Related: Living In Hawaii - My Perspective From Living Here 20 Years

People relaxing on a hilltop in Honolulu

Life here tends to be a bit more relaxed, with people going about their business at a slower pace than the mainland. It makes it easy to forget the important factors - like how Hawaii doesn’t observe Daylight Savings Time, or how the Cost of Living in Hawaii is higher than most places on the mainland.

Time Zones

Because Hawaii is further east than the mainland United States, Hawaii falls several hours earlier than the mainland United States. Daylight savings isn't observed here either - so if you have meetings with people from the mainland, you'll need to be prepared for their time shift.

This can make timing work calls a bit confusing at first and a few times per year. During daylight savings time, from March to November, a virtual meeting at 10 AM San Francisco time is 7 AM Hawaii time. From the first Sunday in November to the second Sunday in March, that same 10 AM San Francisco time meeting takes place at 8 AM Hawaii time.

Cost Of Living In Hawaii

The Cost of Living in Hawaii is fairly high, which is to be expected. As a series of islands that are not fully self-sufficient, many things need to be imported from the mainland. The distance, duration, and difficulty of shipping certain items can especially drive up their price. When budgeting for groceries, you really need to shop with intent.

Related: Cost of Living In Hawaii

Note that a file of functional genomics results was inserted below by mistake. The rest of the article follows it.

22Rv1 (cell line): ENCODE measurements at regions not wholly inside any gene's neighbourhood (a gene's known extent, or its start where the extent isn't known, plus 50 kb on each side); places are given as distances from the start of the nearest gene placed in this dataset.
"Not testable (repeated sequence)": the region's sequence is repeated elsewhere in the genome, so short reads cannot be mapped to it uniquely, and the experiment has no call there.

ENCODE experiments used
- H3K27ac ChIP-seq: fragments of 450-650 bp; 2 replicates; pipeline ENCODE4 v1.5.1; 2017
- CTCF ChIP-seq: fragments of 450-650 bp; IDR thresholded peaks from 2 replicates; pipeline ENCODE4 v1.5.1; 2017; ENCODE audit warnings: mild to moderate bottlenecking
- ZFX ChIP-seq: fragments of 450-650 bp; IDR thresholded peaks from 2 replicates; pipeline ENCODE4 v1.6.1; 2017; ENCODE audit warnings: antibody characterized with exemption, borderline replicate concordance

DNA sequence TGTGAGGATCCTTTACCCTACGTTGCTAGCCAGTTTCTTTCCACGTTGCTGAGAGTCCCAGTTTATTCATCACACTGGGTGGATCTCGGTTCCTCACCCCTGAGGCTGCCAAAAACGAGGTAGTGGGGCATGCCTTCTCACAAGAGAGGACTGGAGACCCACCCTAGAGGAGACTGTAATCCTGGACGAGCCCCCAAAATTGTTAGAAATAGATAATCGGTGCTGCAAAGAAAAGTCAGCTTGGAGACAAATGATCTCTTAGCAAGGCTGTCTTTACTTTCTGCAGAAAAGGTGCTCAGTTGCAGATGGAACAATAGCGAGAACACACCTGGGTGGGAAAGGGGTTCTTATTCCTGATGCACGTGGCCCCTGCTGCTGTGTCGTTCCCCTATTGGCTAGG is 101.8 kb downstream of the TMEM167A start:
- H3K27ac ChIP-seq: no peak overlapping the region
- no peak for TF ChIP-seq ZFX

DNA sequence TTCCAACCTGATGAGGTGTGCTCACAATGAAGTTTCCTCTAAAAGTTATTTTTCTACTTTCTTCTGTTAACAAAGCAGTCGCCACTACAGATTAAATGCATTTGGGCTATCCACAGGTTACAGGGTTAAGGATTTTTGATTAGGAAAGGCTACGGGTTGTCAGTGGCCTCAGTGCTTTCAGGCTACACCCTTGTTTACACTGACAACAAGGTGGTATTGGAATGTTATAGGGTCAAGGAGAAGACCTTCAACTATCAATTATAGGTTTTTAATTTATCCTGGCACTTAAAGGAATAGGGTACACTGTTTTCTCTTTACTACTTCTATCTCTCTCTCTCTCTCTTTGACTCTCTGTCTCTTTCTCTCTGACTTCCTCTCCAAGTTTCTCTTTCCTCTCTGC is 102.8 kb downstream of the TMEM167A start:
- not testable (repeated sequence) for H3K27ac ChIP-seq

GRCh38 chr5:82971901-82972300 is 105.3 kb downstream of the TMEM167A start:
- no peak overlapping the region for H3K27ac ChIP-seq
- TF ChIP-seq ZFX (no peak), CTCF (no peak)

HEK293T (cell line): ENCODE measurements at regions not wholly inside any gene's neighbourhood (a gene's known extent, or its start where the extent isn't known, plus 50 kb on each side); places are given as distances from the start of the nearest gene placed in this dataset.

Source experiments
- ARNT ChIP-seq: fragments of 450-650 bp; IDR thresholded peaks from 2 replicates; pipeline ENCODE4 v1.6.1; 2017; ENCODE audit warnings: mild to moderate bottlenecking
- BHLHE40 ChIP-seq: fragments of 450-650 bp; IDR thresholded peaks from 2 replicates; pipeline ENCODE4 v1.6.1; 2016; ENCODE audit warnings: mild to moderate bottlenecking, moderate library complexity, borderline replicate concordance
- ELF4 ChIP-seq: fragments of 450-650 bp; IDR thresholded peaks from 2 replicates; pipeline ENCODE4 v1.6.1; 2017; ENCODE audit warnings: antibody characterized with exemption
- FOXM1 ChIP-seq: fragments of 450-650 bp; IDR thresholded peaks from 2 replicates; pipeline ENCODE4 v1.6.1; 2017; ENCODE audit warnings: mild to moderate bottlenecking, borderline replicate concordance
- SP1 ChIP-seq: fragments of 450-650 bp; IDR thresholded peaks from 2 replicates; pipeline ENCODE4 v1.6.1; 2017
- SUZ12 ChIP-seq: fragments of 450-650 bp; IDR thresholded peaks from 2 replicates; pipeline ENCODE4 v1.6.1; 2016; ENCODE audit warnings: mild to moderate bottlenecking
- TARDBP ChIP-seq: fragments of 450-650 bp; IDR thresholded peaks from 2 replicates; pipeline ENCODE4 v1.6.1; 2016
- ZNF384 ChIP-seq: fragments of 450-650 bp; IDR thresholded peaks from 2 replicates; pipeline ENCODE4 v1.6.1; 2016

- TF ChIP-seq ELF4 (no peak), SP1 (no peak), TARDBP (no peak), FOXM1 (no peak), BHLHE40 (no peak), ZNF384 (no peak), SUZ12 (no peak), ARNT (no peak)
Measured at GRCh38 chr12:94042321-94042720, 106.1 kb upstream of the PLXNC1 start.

Houses with sunset views in Hawaii

But where the higher prices come into effect the most is in the real estate industry. Hawaii real estate is different from real estate on the mainland. To start, it’s some of the most coveted land in the nation. From Kahala and Diamond Head luxury neighborhoods to the beach neighborhood of Lanikai Kailua. There’s a very limited amount of land to go around, making every portion precious.

Mainland Relationships

Unfortunately, one of the downsides of living in Hawaii is the distance it imparts on relationships. This has been especially highlighted throughout the pandemic as restrictions have piled on. It’s a natural part of life, drifting apart from old family and friends - but that doesn’t make it any easier. The time zones alone can make keeping in touch difficult, let alone the time constraints of travel.

Relocating From The Mainland

Moving from the mainland to Hawaii as a remote worker isn’t always easy - you need to prepare ahead of time. As with anyone planning to move to Hawaii, I very highly recommend getting to know the neighborhood you intend to move to first. If you are currently a remote worker, consider visiting for a few weeks while you continue working.

Like anywhere, the community you choose to live in can have a major impact on your happiness. The last thing you want is to move to a neighborhood far away from everything you previously knew - only to find that you hate your new community.

Related: Moving To Hawaii - Make The Dream Come True

Movers & Shakas

Movers and Shakas is a program created with the intent of leveraging the remote work evolution to attract key talent to Hawaii. This program especially welcomes returning kama’aina, encouraging brain gain in sectors especially suited to the state. The program is not accepting new members at this point in time, but you can read more about it here!

Is Moving To Hawaii As A Remote Worker Right For You?

I can’t give a flat answer that will fit every individual reading this. Every person is different, with different levels of attachment to their mainland relationships, risk tolerance, community preferences, and incalculable other factors. Hawaii is paradise. Some people can live in paradise, but others prefer just to visit.

Drink and sunglasses with island in the background

I’ve loved it since I moved here 20 years ago. If you’re ready to hop on board and learn more about moving here, reach out now! Call me at 808-291-5441, email me at [email protected], or fill in the contact form below!

Reach Out Now!